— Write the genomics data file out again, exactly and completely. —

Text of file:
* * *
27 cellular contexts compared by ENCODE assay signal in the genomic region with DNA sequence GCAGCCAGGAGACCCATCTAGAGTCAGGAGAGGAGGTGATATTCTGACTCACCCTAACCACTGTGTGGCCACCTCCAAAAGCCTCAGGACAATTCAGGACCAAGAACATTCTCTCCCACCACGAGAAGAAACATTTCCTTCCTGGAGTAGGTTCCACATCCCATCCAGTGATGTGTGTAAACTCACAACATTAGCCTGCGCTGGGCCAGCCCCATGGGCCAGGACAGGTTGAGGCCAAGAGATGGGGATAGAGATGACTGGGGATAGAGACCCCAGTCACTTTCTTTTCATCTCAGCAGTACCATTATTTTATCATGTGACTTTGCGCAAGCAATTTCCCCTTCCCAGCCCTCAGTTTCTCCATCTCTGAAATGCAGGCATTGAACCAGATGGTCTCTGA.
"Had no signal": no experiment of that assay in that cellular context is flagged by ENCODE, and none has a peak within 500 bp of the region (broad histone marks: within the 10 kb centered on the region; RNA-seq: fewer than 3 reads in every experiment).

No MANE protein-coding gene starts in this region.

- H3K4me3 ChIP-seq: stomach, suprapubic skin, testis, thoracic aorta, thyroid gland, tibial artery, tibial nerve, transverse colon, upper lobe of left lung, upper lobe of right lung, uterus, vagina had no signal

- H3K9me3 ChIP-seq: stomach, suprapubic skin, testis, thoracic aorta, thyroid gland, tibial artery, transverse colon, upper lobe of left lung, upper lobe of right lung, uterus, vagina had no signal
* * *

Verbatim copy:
27 cellular contexts compared by ENCODE assay signal in the genomic region with DNA sequence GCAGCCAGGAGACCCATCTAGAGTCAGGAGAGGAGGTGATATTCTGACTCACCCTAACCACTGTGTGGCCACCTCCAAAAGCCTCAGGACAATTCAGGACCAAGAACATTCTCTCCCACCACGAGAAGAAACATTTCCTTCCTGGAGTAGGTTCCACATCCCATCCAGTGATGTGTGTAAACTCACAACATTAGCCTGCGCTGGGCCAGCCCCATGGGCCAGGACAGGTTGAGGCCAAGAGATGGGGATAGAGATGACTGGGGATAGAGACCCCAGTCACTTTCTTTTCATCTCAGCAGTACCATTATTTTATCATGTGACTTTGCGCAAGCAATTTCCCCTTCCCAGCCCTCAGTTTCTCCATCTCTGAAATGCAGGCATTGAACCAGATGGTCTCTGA.
"Had no signal": no experiment of that assay in that cellular context is flagged by ENCODE, and none has a peak within 500 bp of the region (broad histone marks: within the 10 kb centered on the region; RNA-seq: fewer than 3 reads in every experiment).

No MANE protein-coding gene starts in this region.

- H3K4me3 ChIP-seq: stomach, suprapubic skin, testis, thoracic aorta, thyroid gland, tibial artery, tibial nerve, transverse colon, upper lobe of left lung, upper lobe of right lung, uterus, vagina had no signal

- H3K9me3 ChIP-seq: stomach, suprapubic skin, testis, thoracic aorta, thyroid gland, tibial artery, transverse colon, upper lobe of left lung, upper lobe of right lung, uterus, vagina had no signal